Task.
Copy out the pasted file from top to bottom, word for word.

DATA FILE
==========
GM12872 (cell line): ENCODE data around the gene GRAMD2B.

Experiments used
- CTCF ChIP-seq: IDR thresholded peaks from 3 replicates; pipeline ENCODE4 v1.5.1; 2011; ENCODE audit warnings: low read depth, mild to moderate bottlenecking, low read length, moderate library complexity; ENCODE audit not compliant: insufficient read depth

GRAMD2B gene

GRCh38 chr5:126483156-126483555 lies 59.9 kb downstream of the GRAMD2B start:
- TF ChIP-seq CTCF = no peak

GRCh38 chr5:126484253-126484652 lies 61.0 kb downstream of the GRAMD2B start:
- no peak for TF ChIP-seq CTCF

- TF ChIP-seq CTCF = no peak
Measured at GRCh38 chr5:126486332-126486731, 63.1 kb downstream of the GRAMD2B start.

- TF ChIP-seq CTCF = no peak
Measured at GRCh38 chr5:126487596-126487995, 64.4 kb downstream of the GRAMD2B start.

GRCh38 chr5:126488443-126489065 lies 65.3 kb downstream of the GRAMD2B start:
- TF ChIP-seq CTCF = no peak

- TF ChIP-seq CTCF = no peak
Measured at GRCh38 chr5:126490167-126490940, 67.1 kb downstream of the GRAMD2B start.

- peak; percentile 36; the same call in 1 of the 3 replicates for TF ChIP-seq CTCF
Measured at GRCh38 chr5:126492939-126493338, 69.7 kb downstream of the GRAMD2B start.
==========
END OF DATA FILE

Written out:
GM12872 (cell line): ENCODE data around the gene GRAMD2B.

Experiments used
- CTCF ChIP-seq: IDR thresholded peaks from 3 replicates; pipeline ENCODE4 v1.5.1; 2011; ENCODE audit warnings: low read depth, mild to moderate bottlenecking, low read length, moderate library complexity; ENCODE audit not compliant: insufficient read depth

GRAMD2B gene

GRCh38 chr5:126483156-126483555 lies 59.9 kb downstream of the GRAMD2B start:
- TF ChIP-seq CTCF = no peak

GRCh38 chr5:126484253-126484652 lies 61.0 kb downstream of the GRAMD2B start:
- no peak for TF ChIP-seq CTCF

- TF ChIP-seq CTCF = no peak
Measured at GRCh38 chr5:126486332-126486731, 63.1 kb downstream of the GRAMD2B start.

- TF ChIP-seq CTCF = no peak
Measured at GRCh38 chr5:126487596-126487995, 64.4 kb downstream of the GRAMD2B start.

GRCh38 chr5:126488443-126489065 lies 65.3 kb downstream of the GRAMD2B start:
- TF ChIP-seq CTCF = no peak

- TF ChIP-seq CTCF = no peak
Measured at GRCh38 chr5:126490167-126490940, 67.1 kb downstream of the GRAMD2B start.

- peak; percentile 36; the same call in 1 of the 3 replicates for TF ChIP-seq CTCF
Measured at GRCh38 chr5:126492939-126493338, 69.7 kb downstream of the GRAMD2B start.